To describe the successful use of a double intrastromal tunnel femtosecond-assisted keratopigmentation technique to manage a case of unilateral Urrets-Zavalia syndrome.
A 33-year-old man was referred with a history of trauma in his right eye due to a labor-related accident. Because of myopic anisometropia, he had been previously implanted with an angle-supported phakic intraocular lens. The patient presented iris atrophy and a fixed dilated pupil. He complained of severe and incapacitating photophobia, glare, and decreased vision. To obtain a complete iris replica, the surgery involved creation of double keratopigmented intrastromal tunnels using femtosecond laser and micronized mineral pigments. The deepest layer was stained black first and then the superficial layer was stained with a contoured greenish blue-gray color, which matched the contralateral eye.
In the immediate postoperative period, the patient reported a complete elimination of photophobia associated with the corrected distance visual acuity improvement. A very adequate cosmetic outcome was also achieved. Stability was observed during the 12-month follow-up.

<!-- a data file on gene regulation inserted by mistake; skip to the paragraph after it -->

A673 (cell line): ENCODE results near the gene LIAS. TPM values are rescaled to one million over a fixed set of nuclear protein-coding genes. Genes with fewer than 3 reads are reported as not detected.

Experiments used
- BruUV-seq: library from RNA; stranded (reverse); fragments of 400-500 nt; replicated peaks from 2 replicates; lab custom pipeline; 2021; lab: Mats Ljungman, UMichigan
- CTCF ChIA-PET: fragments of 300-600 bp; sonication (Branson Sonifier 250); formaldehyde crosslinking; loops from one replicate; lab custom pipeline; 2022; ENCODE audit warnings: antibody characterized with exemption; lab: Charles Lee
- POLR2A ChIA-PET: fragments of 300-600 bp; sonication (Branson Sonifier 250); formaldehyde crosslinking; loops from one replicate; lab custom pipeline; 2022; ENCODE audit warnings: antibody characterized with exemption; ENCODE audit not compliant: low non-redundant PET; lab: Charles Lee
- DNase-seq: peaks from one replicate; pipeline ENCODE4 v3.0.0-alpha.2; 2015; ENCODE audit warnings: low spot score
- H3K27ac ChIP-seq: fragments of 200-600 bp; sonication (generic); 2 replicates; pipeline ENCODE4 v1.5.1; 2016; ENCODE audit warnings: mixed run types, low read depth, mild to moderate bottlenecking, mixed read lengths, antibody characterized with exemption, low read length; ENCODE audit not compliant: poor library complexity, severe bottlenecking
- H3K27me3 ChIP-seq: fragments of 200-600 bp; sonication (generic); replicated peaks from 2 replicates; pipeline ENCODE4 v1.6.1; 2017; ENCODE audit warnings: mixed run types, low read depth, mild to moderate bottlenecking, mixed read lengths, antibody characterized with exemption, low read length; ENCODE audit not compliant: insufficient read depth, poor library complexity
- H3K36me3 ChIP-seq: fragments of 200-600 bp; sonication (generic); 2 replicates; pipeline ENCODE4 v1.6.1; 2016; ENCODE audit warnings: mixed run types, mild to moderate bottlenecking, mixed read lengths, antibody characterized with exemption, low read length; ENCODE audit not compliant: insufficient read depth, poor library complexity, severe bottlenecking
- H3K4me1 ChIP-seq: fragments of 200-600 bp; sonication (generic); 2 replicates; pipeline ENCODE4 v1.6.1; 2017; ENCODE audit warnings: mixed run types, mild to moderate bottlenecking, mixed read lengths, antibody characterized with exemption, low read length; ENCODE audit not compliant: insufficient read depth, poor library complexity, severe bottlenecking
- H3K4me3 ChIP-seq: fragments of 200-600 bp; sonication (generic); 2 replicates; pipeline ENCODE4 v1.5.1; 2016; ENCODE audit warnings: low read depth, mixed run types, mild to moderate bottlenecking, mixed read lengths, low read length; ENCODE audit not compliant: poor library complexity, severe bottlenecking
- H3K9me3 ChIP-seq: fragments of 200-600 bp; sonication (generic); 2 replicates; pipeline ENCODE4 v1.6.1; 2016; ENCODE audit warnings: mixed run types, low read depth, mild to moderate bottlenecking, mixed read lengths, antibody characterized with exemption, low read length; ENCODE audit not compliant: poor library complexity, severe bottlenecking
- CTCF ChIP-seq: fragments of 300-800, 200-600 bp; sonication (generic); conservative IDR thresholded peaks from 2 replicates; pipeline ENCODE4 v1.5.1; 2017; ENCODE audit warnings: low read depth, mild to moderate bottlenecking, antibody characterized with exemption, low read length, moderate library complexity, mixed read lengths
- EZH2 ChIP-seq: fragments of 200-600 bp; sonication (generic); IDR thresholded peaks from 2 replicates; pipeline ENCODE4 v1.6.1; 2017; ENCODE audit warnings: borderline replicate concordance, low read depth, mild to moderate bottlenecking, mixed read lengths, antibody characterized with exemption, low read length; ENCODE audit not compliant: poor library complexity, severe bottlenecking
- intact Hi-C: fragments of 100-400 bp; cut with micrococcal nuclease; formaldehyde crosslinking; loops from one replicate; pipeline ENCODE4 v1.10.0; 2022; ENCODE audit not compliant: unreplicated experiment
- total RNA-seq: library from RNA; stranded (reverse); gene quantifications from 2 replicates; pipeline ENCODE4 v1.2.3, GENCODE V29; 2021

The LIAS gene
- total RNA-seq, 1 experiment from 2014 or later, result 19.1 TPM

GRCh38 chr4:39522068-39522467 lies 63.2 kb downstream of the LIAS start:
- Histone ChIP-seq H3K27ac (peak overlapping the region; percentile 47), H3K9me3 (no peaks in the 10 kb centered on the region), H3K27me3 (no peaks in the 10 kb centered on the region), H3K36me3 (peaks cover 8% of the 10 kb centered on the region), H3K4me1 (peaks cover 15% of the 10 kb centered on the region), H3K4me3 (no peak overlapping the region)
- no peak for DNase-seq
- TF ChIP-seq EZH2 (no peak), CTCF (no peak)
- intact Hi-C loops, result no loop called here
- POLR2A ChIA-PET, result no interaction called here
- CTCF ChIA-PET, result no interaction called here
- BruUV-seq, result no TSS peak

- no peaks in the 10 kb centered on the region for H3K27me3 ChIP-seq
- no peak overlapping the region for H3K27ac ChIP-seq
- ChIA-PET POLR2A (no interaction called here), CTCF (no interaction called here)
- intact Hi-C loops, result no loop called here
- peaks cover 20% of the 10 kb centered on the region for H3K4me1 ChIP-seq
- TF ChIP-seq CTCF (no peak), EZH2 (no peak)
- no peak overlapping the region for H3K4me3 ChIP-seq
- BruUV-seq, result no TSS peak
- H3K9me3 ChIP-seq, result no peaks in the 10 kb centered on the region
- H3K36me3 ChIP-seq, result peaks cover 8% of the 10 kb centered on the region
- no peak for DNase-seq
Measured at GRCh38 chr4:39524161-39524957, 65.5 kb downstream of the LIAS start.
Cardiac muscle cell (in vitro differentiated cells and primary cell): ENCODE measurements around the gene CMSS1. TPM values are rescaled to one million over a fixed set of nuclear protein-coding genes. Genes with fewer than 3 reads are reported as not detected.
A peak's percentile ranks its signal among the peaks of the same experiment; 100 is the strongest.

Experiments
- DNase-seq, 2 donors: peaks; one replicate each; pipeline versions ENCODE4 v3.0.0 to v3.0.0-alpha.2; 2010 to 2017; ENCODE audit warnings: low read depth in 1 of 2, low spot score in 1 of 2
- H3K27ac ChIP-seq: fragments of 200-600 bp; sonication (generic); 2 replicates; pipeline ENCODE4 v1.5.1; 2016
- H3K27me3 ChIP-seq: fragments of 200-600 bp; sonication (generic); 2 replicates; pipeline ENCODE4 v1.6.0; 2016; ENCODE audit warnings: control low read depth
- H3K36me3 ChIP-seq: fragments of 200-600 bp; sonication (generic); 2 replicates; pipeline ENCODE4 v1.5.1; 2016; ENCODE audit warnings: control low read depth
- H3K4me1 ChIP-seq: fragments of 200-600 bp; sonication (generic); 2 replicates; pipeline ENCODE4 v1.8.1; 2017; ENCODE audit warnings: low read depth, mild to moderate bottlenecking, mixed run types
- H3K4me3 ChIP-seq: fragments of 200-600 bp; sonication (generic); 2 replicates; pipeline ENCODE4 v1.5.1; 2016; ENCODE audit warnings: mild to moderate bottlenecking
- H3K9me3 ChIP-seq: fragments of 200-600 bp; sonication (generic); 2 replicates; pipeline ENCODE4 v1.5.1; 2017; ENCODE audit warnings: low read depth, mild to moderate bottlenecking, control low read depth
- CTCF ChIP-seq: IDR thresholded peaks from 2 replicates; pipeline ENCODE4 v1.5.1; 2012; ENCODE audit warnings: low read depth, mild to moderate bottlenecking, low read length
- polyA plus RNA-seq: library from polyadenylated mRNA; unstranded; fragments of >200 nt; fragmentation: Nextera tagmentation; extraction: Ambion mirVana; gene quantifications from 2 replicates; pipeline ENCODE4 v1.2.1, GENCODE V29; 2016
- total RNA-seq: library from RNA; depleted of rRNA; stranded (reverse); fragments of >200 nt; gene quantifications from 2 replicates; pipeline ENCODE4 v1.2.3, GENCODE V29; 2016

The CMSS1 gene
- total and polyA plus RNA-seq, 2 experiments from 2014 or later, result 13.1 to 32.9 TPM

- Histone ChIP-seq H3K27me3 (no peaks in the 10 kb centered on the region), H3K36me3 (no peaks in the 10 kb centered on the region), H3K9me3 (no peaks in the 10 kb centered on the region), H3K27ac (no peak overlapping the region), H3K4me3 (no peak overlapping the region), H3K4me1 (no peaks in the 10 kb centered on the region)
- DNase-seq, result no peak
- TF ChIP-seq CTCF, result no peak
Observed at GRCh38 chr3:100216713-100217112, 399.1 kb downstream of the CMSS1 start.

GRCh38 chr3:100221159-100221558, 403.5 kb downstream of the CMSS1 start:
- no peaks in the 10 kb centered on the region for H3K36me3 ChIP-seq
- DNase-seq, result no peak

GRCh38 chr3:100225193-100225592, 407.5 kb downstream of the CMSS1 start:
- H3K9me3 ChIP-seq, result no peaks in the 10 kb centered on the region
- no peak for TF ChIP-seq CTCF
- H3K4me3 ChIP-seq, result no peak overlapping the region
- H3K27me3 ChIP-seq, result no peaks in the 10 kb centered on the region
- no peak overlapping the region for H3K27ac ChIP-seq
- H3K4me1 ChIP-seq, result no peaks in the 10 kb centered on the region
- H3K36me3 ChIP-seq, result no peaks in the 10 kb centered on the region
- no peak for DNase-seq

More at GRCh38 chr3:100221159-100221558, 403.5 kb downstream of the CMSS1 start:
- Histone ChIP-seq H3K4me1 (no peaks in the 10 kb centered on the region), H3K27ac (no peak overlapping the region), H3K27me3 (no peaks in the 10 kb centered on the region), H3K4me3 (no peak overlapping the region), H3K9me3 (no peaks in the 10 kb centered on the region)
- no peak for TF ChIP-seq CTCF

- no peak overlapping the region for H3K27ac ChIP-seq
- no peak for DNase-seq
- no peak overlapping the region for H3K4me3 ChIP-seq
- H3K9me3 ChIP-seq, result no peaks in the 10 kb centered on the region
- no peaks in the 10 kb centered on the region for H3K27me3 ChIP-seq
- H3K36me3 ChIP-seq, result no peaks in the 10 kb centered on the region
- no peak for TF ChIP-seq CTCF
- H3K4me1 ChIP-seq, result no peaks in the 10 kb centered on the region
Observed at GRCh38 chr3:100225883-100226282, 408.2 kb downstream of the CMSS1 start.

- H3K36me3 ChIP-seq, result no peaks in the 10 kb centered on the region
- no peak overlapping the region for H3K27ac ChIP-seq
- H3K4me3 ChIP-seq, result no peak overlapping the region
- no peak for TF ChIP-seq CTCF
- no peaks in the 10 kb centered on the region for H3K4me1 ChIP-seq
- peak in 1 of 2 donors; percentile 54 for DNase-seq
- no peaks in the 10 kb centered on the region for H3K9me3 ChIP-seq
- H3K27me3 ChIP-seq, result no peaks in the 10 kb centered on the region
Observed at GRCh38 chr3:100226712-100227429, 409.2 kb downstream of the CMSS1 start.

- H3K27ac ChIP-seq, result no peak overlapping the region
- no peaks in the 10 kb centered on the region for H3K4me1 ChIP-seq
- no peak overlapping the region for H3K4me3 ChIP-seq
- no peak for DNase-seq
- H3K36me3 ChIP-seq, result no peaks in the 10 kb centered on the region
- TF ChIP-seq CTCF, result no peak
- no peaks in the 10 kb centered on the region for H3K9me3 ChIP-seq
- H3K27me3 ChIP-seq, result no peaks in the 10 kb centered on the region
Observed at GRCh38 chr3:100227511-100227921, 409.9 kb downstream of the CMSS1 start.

A femtosecond-assisted keratopigmentation technique using 2 pigmented intrastromal tunnels to achieve an intracorneal pigmented replica of the iris was effective in improving the patient's severe visual function disability and cosmetic appearance. To the best of our knowledge, this is the first report of severe visual function disability caused by atrophic iris and a fixed dilated pupil treated with double intrastromal layers of keratopigmentation by means of femtosecond-created tunnels.
*Cornea and Refractive Surgery Department, VISSUM Corporation, Alicante, Spain
†Division of Ophthalmology, Universidad Miguel Hernandez, Alicante, Spain
‡Research & Development Department, VISSUM Corporation, Alicante, Spain.
Reprints: Jorge L. Alio, VISSUM Corporacion Oftalmologica, Avenida de Denia s/n, 03016 Alicante, Spain (e-mail: firstname.lastname@example.org).
Supported by a grant from the Spanish Ministry of Science and Innovation, Centro para el Desarrollo Tecnológico Industrial (CDTI), CENIT: “Customized Eye Care,” CeyeC (CEN-20091021).
The authors state that they have no conflicts of interests to disclose.
The authors state that they have no proprietary interest in the products named in this article.
Received May 30, 2011
Accepted November 21, 2011